N-dimensional animal energetic niches clarify behavioural options in a variable marine environment

Wilson, Rory P., McMahon, Clive R., Quintana, Flavio, Frere, Esteban, Scolaro, Alejandro, Hays, Graeme C. and Bradshaw, Corey J.A. 2011, N-dimensional animal energetic niches clarify behavioural options in a variable marine environment, Journal of experimental biology, vol. 214, pp. 646-656, doi: 10.1242/jeb.044859.

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Title N-dimensional animal energetic niches clarify behavioural options in a variable marine environment
Author(s) Wilson, Rory P.
McMahon, Clive R.
Quintana, Flavio
Frere, Esteban
Scolaro, Alejandro
Hays, Graeme C.ORCID iD for Hays, Graeme C. orcid.org/0000-0002-3314-8189
Bradshaw, Corey J.A.
Journal name Journal of experimental biology
Volume number 214
Start page 646
End page 656
Total pages 11
Publisher Company of Biologists
Place of publication Cambridge, England
Publication date 2011-02-15
ISSN 0022-0949
Keyword(s) survival
energy expenditure
optimal strategy
performance constraints
energetic niche
power envelope
behavioural plasticity
Magellanic penguin
Spheniscus magellanicus
Summary Animals respond to environmental variation by exhibiting a number of different behaviours and/or rates of activity, which result in corresponding variation in energy expenditure. Successful animals generally maximize efficiency or rate of energy gain through foraging. Quantification of all features that modulate energy expenditure can theoretically be modelled as an animal energetic niche or power envelope; with total power being represented by the vertical axis and n-dimensional horizontal axes representing extents of processes that affect energy expenditure. Such an energetic niche could be used to assess the energetic consequences of animals adopting particular behaviours under various environmental conditions. This value of this approach was tested by constructing a simple mechanistic energetics model based on data collected from recording devices deployed on 41 free-living Magellanic penguins (Spheniscus magellanicus), foraging from four different colonies in Argentina and consequently catching four different types of prey. Energy expenditure was calculated as a function of total distance swum underwater (horizontal axis 1) and maximum depth reached (horizontal axis 2). The resultant power envelope was invariant, irrespective of colony location, but penguins from the different colonies tended to use different areas of the envelope. The different colony solutions appeared to represent particular behavioural options for exploiting the available prey and demonstrate how penguins respond to environmental circumstance (prey distribution), the energetic consequences that this has for them, and how this affects the balance of energy acquisition through foraging and expenditure strategy.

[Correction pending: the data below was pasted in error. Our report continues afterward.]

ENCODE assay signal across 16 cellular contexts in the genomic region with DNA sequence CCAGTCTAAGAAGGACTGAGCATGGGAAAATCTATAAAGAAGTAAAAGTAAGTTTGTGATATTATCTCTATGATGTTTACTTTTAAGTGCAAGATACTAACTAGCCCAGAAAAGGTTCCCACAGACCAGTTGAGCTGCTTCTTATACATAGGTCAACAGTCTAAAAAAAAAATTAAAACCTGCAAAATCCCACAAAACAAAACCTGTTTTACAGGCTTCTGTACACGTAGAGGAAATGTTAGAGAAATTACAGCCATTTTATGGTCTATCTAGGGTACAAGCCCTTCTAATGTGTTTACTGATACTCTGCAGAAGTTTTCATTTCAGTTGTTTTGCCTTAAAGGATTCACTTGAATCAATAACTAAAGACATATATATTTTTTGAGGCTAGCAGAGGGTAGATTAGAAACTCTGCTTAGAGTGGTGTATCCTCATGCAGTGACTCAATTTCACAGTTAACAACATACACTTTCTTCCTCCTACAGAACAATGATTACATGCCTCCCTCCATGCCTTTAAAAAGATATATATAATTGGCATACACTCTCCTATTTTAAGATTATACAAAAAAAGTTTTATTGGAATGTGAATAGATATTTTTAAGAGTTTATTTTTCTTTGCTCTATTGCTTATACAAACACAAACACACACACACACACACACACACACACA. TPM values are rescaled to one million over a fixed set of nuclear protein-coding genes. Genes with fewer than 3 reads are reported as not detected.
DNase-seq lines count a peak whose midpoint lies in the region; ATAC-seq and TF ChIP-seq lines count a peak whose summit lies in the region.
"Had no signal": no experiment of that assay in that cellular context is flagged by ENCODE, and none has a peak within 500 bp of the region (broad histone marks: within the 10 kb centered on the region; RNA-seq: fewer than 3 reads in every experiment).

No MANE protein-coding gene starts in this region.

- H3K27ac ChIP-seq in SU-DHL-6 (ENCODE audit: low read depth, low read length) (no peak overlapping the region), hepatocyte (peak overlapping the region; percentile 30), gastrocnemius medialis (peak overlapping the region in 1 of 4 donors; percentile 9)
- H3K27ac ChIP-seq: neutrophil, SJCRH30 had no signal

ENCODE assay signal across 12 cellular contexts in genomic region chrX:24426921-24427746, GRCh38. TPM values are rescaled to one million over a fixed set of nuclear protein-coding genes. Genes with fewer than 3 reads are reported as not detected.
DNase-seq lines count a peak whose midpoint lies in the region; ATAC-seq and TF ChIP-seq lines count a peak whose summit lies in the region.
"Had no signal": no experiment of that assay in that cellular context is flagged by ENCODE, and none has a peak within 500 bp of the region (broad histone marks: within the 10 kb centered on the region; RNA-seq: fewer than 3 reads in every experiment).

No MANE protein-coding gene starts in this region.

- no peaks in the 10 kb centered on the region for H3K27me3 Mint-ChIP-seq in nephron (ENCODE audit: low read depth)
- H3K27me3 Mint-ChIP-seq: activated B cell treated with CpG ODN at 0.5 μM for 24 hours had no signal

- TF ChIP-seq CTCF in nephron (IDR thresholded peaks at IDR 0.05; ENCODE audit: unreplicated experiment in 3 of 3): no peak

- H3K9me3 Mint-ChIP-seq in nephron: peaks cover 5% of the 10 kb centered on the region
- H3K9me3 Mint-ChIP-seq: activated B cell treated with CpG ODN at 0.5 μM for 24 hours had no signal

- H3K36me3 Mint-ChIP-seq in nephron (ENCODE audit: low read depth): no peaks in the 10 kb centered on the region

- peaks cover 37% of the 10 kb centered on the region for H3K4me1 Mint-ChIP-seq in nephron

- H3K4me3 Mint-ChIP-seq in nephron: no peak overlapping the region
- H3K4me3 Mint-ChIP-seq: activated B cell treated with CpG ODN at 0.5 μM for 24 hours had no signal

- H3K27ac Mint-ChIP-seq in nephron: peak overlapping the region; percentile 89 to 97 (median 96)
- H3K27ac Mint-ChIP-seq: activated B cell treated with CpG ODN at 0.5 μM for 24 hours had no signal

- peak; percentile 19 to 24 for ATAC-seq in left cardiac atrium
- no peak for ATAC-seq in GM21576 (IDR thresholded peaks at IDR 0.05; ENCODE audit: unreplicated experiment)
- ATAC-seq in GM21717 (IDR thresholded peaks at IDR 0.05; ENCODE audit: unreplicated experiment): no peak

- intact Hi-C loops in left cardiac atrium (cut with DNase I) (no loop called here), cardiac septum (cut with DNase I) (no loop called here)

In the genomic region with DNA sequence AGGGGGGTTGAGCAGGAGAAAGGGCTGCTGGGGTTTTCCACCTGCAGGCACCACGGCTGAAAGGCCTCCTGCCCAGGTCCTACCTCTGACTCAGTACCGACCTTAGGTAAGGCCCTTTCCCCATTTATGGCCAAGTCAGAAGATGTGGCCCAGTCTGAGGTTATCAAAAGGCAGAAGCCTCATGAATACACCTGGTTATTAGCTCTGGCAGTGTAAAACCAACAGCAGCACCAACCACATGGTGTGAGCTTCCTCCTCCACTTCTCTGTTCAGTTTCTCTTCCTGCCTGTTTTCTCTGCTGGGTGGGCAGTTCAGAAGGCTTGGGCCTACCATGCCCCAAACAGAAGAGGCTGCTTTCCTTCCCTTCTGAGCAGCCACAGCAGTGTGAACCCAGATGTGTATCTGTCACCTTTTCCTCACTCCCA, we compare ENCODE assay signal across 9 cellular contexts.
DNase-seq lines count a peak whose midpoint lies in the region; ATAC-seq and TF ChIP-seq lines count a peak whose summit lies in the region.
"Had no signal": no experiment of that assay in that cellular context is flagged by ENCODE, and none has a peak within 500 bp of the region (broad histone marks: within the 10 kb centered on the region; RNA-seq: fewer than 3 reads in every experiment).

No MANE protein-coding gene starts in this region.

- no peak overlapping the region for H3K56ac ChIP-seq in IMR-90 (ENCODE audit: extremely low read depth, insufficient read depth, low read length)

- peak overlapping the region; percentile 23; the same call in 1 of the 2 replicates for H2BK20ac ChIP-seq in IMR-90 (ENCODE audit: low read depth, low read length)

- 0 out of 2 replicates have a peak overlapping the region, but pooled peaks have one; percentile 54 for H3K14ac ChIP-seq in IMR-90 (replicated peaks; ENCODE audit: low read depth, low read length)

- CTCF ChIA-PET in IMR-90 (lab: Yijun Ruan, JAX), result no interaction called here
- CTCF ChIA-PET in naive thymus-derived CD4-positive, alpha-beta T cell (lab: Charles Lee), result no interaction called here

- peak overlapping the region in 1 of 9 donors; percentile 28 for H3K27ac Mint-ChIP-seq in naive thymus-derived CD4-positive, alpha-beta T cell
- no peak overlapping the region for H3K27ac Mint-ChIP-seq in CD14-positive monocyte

Language eng
DOI 10.1242/jeb.044859
Field of Research 069999 Biological Sciences not elsewhere classified
Socio Economic Objective 970106 Expanding Knowledge in the Biological Sciences
HERDC Research category C1.1 Refereed article in a scholarly journal
Copyright notice ©2011, Company of Biologists
Persistent URL http://hdl.handle.net/10536/DRO/DU:30058307

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